It is highly advantageous for air deflecting member 16 to be designed as a wiper strip, because in this way only mechanical means (wiper strip) needs to be used to deflect the air, to prevent its entry into the space between the box 14 and the felt 15. This expedient dispenses with the need to blow air in an opposite direction to deflect the air boundary layer, producing energy savings.
Only a small gap remains between the wiper strip and the felt. As a result most of the air boundary layer as mentioned above is deflected and thus prevented from continuing to flow in a direction toward the transfer roller 10.
FIGS. 1 to 3 show (by use of dot-dashed lines) that the air deflecting member 16 which is designed as a wiper strip is preferably pivotable. In the raised position (paper-making machine stopped), a new supporting felt can be fed through the larger opening thus formed. The member 16 can be made of plastic or felt material, for example.
In the lengthwise direction, an air intake duct 18 passes through suction box 14. The duct is preferably tubular. This duct extends at one or both of its two distal ends beyond the end wall 19 of suction box 14, as shown in FIG. 4.
The duct 18 may be connected at this point to a suction blower (vacuum source), as indicated symbolically by an arrow S in FIG. 4. Air suction duct 18 has a plurality of suction openings 20 facing transfer roller 10. In FIG. 2 the suction blower is shown at B.
It is highly advantageous to include a concentrically disposed partition 33 (FIG. 4), preferably in the shape of a tubular duct, in the air intake duct 18, to create a special suction duct which draws air only from the end zone R indicated in FIG. 4. Suction is again produced by the above-mentioned suction blower that is depicted symbolically in FIG. 4.
Note that the air suction duct 18 also serves as the supporting element for the entire suction box 14. The air suction duct 18, also referred to at times here as the supporting tube, is received at and is held in a support 30 which is shown to be connected to the bearing housing 31 for the transfer roller 10 (FIG. 4)
The first outside wall 17 (FIG. 2) of the suction box 14 extends along the path of supporting felt 15, as mentioned above. The supporting felt and outside wall 17 are shown to be arranged approximately parallel to one another.
However, in order to prevent the paper web from initially continuing to travel along the mantel of cylinder 11 at the trailing point A, it is also possible to mount the first wall 17 slightly inclined relative to the supporting felt so that the supporting felt 15 and the first wall 17 diverge slightly from one another. This has the effect of creating a vacuum in the gap or space 17a between the supporting felt and the first wall 17 which further ensures that the paper web follows and remains in contact with the supporting felt 15 in this area.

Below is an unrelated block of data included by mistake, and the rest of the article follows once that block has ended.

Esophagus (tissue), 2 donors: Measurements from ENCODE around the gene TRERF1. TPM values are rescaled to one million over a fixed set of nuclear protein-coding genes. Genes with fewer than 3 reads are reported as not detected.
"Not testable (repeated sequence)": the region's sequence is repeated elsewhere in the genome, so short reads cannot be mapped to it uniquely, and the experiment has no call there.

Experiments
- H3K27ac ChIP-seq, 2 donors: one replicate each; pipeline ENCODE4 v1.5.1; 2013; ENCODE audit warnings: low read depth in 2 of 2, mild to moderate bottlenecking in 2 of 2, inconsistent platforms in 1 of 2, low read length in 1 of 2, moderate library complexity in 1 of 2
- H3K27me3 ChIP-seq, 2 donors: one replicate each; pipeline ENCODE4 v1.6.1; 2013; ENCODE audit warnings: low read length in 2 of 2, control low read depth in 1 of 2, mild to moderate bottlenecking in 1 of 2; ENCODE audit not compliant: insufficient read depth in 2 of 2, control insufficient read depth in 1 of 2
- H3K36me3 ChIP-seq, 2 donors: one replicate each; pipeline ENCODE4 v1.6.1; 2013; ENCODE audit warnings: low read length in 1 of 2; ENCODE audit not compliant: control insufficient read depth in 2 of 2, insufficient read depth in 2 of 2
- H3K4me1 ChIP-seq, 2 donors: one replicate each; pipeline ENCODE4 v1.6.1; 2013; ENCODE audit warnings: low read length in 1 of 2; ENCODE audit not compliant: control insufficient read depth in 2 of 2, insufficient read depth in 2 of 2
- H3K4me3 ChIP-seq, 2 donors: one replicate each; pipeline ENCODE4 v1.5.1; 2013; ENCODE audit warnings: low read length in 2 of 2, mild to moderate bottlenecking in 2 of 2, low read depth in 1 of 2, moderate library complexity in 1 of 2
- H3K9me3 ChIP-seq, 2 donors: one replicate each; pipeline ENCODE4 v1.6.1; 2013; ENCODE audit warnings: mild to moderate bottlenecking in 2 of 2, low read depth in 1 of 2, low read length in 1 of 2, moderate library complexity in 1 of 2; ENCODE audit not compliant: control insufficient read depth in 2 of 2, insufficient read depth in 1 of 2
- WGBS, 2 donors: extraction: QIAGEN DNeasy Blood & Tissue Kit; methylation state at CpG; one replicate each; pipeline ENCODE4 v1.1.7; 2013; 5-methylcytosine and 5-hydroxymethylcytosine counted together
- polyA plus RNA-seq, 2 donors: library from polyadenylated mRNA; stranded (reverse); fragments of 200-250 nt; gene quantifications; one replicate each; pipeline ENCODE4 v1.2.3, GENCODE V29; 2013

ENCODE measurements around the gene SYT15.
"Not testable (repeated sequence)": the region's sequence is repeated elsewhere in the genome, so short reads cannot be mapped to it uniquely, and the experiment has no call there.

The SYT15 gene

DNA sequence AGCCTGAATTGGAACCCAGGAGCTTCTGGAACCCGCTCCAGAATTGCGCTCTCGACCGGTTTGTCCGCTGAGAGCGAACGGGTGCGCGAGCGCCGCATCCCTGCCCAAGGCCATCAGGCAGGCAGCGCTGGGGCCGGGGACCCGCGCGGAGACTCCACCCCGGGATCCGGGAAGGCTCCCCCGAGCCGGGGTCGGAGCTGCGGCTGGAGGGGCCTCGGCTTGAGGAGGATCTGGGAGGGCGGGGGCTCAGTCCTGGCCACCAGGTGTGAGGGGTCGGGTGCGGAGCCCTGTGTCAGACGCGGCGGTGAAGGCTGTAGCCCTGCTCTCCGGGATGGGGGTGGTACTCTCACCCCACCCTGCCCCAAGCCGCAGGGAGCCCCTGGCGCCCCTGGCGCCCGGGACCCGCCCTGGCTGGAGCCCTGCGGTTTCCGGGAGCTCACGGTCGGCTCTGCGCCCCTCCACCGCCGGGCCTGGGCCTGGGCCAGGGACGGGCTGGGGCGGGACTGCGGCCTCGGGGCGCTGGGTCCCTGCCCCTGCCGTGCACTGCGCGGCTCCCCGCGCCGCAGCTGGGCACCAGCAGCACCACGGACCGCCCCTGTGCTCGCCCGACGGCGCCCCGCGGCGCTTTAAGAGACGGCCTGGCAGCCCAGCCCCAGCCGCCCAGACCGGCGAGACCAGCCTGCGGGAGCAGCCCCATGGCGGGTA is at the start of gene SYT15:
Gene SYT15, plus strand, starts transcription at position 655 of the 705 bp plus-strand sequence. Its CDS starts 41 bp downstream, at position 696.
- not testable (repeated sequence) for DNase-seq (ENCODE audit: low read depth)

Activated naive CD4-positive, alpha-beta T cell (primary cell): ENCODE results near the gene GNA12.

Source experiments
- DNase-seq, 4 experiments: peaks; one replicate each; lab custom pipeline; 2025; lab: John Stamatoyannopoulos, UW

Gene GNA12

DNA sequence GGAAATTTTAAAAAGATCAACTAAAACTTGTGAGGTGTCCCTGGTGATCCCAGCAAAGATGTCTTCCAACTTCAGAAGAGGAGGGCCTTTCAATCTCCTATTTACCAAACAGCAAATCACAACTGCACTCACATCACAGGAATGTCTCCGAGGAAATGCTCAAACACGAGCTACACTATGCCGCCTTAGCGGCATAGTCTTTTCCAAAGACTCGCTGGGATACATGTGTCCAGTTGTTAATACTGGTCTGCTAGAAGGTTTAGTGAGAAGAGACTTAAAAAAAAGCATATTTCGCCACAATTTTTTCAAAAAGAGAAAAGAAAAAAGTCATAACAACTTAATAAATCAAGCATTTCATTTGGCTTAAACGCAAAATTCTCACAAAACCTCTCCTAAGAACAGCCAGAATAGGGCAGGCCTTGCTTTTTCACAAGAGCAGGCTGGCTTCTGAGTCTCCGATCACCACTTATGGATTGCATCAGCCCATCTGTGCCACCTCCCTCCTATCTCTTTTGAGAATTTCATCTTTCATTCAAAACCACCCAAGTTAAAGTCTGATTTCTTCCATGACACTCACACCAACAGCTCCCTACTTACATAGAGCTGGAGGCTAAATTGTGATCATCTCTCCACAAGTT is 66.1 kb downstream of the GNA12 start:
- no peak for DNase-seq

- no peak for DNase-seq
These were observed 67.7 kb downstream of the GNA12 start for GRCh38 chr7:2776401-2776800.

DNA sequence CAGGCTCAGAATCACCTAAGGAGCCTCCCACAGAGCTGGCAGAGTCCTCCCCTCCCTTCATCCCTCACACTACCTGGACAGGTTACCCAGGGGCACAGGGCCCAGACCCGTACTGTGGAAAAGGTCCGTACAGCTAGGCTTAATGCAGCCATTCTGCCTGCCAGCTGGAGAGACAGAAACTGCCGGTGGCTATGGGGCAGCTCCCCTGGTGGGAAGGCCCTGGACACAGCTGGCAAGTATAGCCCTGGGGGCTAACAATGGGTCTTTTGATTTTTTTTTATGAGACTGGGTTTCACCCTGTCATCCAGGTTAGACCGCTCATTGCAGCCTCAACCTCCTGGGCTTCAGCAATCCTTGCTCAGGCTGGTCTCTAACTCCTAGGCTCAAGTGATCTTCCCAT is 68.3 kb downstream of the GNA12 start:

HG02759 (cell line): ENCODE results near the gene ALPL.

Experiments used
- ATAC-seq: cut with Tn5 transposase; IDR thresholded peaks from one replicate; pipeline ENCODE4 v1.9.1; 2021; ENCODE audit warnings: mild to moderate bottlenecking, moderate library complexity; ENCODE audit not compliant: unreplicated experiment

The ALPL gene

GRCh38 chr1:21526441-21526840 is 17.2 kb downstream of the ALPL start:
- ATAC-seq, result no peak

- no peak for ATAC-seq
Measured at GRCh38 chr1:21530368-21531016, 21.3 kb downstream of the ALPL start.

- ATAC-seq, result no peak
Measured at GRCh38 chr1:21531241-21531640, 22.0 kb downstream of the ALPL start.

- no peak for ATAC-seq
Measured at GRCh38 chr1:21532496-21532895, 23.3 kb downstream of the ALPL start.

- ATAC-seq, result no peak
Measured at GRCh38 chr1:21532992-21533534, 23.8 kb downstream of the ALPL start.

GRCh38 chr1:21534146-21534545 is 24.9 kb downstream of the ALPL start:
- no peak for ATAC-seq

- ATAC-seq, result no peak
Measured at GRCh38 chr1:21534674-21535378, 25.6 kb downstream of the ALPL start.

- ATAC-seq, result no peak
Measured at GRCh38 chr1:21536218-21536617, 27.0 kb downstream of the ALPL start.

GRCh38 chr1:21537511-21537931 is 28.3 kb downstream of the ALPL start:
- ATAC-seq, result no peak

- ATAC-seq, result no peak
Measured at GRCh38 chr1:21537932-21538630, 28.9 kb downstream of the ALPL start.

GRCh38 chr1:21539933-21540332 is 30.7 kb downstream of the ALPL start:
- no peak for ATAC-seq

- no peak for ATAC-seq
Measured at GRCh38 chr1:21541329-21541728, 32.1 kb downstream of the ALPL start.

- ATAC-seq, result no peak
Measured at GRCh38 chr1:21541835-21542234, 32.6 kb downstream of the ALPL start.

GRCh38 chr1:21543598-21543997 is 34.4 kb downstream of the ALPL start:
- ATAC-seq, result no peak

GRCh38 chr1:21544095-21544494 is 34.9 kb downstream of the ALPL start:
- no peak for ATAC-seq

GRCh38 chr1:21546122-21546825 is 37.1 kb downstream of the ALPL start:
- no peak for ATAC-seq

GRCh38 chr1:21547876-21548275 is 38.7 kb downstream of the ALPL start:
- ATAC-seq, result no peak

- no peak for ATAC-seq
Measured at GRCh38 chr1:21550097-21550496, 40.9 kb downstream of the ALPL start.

The suction box 15 also has a second wall 26 which, like wall 17, can extend parallel to the felt 15 or, if desired, at a diverging angle relative to it.
Both walls 17 and 26 abut the support tube 18 tangentially, thereby defining an upper chamber 34. As indicated symbolically in FIG. 2, the air drawn from the interior of the suction box, especially the air that is drawn out of air suction duct 18, is blown by suction blower B into the upper chamber 34, causing it to flow outward through an air nozzle 35. This nozzle 35 is located in the vicinity of the web/felt trailing point, i.e. at the point where the joint run of the paper web and the supporting felt 15 reach the second drying cylinder 12.
Since the air blowing direction through air nozzle 35 is approximately tangent to the mantel of the second drying cylinder, the distribution and maintenance of a vacuum in the space 26a between the web/felt joint run and the box 14 is improved.
In order to control and maintain blowing direction, an air guide wall 36 is mounted at air nozzle 35, as shown in FIG. 2.
A lower outside wall 21 of suction box 14 is provided below the supporting tube, i.e. the air suction duct 18. Mounts 40 (FIG. 1) for additional lateral seals 25 shown in FIG. 4 (using felts for example) are provided below outside wall 21 to prevent ambient air from entering. In addition, end seals (made of felt for example) not shown in FIGS. 1 to 3 can be provided at outside wall 17, to provide sealing at the lateral ends of the space 17a between the felt 15 and wall 17.
Lower outside wall 21 extends along the free circumferential surface of transfer roller 10 and has a plurality of central openings 22 which face the perforations 13 in the roller 10. Thus, a vacuum is created through the perforations 13 inside the roller 10. This vacuum propagates through the bores 13 to the entire circumferential surface of the roller 10 that is covered by the supporting felt 15 and the paper web. By this vacuum, the paper web is drawn securely against the supporting felt 15 as it travels around the roller 10.
At the wedge-shaped region where the supporting felt 15 contacts the transfer roller 10, air is drawn into the roller 10 from the space 17a between the box 14 and felt 15 through the bores in the roller 10 that are located adjacent the leading gap 23. On the other side, where the supporting felt leaves the transfer roller 10 there is a similar trailing gap 24.